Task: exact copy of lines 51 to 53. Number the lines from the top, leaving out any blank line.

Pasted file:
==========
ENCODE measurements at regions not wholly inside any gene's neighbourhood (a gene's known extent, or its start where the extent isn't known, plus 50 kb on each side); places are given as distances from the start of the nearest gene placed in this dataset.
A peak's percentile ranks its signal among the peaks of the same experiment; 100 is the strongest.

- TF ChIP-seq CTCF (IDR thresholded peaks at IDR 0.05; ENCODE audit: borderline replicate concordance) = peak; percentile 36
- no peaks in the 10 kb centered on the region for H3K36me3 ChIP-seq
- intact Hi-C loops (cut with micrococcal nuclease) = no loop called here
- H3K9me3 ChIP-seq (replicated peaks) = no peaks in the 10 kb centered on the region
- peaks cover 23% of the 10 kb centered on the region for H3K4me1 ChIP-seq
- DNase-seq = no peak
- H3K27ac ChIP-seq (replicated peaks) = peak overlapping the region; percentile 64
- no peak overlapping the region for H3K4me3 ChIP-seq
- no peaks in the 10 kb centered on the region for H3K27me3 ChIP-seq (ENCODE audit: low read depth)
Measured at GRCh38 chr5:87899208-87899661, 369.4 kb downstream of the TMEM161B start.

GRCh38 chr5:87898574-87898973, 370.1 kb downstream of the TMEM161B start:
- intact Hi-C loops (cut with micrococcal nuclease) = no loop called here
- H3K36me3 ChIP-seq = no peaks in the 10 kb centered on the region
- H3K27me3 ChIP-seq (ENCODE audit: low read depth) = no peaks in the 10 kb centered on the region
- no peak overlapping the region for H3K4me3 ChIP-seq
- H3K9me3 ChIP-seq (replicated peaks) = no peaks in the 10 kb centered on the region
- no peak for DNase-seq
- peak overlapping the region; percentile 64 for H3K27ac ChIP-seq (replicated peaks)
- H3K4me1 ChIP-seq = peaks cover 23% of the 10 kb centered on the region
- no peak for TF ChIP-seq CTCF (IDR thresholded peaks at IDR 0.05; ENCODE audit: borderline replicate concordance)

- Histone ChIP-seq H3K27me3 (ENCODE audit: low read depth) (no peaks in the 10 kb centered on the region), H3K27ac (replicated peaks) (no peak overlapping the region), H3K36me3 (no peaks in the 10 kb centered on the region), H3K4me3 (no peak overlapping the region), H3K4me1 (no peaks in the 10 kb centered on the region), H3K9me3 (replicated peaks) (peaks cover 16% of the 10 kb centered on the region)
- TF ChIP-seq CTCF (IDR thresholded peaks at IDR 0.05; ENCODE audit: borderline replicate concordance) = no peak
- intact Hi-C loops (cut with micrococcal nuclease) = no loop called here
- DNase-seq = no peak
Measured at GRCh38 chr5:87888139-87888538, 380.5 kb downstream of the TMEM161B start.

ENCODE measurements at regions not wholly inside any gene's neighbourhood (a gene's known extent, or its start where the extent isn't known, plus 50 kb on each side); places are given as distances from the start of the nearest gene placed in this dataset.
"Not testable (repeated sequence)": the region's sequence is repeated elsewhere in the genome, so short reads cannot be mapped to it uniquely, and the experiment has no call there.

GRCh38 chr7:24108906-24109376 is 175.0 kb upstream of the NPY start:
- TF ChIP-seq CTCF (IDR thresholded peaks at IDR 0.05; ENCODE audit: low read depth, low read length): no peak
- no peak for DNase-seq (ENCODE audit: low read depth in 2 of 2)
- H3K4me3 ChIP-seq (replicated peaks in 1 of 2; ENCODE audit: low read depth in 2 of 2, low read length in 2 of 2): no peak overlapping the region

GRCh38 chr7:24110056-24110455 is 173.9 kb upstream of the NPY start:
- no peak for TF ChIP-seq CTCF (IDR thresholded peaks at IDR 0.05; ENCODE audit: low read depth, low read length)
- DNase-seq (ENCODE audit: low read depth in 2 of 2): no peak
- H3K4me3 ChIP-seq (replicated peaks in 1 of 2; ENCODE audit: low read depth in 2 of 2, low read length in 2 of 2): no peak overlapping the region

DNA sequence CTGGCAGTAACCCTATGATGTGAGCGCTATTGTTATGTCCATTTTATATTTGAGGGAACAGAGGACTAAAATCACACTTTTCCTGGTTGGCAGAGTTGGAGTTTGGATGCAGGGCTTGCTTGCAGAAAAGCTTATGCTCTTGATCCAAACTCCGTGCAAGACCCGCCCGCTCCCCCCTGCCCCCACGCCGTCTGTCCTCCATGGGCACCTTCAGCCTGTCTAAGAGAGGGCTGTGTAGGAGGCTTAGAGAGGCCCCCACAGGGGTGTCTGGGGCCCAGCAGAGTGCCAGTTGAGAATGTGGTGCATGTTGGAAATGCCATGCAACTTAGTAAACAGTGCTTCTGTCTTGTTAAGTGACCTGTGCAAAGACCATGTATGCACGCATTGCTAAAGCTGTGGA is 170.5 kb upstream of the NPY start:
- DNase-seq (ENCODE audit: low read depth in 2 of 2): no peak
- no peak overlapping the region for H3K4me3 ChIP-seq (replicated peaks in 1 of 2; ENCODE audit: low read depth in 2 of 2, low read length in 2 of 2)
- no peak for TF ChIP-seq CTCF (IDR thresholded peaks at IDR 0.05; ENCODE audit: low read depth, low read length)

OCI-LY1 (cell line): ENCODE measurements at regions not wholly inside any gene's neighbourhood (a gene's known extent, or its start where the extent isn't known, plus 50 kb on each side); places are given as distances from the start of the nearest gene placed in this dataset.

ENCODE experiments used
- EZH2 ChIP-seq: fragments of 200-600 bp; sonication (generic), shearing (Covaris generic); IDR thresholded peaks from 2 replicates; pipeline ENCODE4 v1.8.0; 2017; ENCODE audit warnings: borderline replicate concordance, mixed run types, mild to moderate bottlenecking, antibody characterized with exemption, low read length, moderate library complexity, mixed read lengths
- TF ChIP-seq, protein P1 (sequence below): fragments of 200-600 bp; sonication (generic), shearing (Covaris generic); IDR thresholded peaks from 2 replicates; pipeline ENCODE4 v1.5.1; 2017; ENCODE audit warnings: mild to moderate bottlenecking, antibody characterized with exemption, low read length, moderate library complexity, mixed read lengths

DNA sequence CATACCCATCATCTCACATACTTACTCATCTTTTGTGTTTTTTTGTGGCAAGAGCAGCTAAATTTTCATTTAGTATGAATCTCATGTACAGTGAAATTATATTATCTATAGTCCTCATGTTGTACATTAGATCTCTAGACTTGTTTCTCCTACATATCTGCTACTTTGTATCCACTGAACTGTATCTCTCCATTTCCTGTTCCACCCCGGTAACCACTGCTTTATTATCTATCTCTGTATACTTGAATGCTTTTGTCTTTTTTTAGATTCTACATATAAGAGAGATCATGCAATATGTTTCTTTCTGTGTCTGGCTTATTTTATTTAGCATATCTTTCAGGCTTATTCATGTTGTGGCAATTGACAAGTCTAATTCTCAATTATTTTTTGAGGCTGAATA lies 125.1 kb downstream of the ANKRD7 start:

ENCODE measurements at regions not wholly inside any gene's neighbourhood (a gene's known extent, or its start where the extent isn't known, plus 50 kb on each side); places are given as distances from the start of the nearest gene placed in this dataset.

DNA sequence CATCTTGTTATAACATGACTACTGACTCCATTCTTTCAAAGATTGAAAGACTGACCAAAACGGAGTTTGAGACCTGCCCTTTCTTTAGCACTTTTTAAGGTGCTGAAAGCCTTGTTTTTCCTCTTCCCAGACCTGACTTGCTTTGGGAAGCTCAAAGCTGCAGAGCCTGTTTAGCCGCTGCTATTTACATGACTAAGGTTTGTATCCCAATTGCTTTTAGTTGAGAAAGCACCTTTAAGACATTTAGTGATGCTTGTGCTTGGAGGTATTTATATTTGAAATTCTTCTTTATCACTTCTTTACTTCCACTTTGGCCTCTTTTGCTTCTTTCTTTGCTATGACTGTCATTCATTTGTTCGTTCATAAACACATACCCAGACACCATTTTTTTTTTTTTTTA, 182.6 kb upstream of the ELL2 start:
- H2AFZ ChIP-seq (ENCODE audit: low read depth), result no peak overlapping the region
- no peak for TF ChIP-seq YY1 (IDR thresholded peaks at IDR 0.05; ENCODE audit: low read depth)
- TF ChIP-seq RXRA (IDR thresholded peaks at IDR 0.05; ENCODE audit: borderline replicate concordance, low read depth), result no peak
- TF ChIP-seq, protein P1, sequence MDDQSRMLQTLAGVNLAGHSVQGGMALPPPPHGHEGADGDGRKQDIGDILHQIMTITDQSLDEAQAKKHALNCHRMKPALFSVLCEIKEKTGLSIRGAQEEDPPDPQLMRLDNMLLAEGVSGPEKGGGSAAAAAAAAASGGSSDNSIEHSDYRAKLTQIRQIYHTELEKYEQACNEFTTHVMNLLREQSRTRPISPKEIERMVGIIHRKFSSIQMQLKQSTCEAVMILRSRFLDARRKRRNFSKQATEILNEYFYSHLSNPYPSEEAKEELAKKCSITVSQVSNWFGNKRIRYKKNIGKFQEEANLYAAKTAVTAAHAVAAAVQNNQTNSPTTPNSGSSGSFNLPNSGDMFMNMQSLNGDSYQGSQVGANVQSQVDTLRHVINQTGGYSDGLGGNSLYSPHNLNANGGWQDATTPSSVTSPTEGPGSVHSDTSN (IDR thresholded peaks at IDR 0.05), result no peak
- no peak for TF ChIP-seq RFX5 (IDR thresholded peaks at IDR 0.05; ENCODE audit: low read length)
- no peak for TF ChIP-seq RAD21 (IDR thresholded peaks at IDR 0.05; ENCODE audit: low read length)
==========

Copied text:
- TF ChIP-seq RXRA (IDR thresholded peaks at IDR 0.05; ENCODE audit: borderline replicate concordance, low read depth), result no peak
- TF ChIP-seq, protein P1, sequence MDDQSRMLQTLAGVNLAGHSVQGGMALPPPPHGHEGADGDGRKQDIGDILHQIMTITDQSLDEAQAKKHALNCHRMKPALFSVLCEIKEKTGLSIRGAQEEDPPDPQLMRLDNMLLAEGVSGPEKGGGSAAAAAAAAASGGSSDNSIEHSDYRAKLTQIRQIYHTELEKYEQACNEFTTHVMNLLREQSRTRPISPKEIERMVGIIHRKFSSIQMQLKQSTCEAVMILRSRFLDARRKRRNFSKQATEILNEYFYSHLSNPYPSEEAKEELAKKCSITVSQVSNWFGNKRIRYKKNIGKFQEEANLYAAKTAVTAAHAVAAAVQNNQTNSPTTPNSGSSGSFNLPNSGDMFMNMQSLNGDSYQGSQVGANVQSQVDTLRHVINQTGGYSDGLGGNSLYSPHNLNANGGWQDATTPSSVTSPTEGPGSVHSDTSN (IDR thresholded peaks at IDR 0.05), result no peak
- no peak for TF ChIP-seq RFX5 (IDR thresholded peaks at IDR 0.05; ENCODE audit: low read length)